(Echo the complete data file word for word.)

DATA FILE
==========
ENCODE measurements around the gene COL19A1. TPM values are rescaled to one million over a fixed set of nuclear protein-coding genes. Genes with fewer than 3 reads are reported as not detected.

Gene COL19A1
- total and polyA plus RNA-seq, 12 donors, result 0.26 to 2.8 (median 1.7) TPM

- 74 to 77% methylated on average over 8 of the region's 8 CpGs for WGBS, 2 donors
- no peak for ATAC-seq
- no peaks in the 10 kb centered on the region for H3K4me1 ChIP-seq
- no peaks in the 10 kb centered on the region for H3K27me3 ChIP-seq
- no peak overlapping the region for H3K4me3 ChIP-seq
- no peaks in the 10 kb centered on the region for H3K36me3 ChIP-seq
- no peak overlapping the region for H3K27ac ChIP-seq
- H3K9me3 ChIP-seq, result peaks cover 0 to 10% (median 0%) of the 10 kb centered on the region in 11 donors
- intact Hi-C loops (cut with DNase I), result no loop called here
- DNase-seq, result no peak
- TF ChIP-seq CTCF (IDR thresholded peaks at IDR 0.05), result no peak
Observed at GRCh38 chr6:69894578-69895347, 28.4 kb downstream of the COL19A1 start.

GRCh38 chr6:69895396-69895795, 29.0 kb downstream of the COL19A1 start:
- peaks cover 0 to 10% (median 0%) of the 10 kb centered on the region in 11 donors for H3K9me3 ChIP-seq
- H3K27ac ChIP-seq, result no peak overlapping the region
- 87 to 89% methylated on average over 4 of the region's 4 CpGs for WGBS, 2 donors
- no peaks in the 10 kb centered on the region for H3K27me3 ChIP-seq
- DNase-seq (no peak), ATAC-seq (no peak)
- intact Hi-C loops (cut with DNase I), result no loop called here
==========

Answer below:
ENCODE measurements around the gene COL19A1. TPM values are rescaled to one million over a fixed set of nuclear protein-coding genes. Genes with fewer than 3 reads are reported as not detected.

Gene COL19A1
- total and polyA plus RNA-seq, 12 donors, result 0.26 to 2.8 (median 1.7) TPM

- 74 to 77% methylated on average over 8 of the region's 8 CpGs for WGBS, 2 donors
- no peak for ATAC-seq
- no peaks in the 10 kb centered on the region for H3K4me1 ChIP-seq
- no peaks in the 10 kb centered on the region for H3K27me3 ChIP-seq
- no peak overlapping the region for H3K4me3 ChIP-seq
- no peaks in the 10 kb centered on the region for H3K36me3 ChIP-seq
- no peak overlapping the region for H3K27ac ChIP-seq
- H3K9me3 ChIP-seq, result peaks cover 0 to 10% (median 0%) of the 10 kb centered on the region in 11 donors
- intact Hi-C loops (cut with DNase I), result no loop called here
- DNase-seq, result no peak
- TF ChIP-seq CTCF (IDR thresholded peaks at IDR 0.05), result no peak
Observed at GRCh38 chr6:69894578-69895347, 28.4 kb downstream of the COL19A1 start.

GRCh38 chr6:69895396-69895795, 29.0 kb downstream of the COL19A1 start:
- peaks cover 0 to 10% (median 0%) of the 10 kb centered on the region in 11 donors for H3K9me3 ChIP-seq
- H3K27ac ChIP-seq, result no peak overlapping the region
- 87 to 89% methylated on average over 4 of the region's 4 CpGs for WGBS, 2 donors
- no peaks in the 10 kb centered on the region for H3K27me3 ChIP-seq
- DNase-seq (no peak), ATAC-seq (no peak)
- intact Hi-C loops (cut with DNase I), result no loop called here